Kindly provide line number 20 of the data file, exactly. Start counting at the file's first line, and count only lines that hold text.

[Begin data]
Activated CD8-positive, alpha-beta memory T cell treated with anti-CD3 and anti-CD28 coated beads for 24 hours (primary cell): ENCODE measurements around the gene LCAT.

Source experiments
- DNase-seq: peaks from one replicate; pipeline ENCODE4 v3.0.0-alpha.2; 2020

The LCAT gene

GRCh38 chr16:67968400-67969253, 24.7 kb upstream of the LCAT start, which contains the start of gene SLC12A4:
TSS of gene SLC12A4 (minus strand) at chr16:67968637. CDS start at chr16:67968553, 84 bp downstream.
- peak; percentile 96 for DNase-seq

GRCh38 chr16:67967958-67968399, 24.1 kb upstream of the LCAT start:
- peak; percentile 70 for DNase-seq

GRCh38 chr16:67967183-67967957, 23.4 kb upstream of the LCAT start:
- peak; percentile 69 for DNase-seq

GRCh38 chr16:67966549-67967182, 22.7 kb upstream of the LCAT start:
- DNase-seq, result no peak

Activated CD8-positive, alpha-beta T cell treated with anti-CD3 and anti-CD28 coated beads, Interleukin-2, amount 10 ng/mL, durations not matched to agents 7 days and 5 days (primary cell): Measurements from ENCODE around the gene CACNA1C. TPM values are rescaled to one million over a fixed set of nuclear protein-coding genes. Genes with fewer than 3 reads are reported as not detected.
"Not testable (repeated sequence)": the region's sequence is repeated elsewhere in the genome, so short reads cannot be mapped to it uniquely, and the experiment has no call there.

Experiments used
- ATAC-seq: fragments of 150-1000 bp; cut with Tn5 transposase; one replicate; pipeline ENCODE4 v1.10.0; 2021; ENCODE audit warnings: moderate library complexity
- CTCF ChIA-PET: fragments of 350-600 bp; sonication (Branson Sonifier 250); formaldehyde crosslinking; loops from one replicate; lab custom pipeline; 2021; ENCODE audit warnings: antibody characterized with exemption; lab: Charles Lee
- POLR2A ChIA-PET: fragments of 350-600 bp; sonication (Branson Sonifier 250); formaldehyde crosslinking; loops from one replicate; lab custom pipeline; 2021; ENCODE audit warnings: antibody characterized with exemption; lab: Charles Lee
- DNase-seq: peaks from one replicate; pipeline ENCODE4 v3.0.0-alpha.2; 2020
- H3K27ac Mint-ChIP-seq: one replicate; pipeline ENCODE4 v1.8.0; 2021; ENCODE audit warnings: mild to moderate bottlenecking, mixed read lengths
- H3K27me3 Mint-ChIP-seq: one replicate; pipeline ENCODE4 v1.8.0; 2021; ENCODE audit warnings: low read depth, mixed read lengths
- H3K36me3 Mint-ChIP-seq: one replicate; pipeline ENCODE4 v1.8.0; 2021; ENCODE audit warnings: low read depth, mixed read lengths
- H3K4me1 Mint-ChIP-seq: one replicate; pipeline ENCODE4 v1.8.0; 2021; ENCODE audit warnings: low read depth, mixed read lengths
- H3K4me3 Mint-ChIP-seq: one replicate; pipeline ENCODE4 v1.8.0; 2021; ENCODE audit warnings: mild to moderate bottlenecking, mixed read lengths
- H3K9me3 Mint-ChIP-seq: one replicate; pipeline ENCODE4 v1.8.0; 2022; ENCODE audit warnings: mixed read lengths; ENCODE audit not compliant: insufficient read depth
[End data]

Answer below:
- DNase-seq: peaks from one replicate; pipeline ENCODE4 v3.0.0-alpha.2; 2020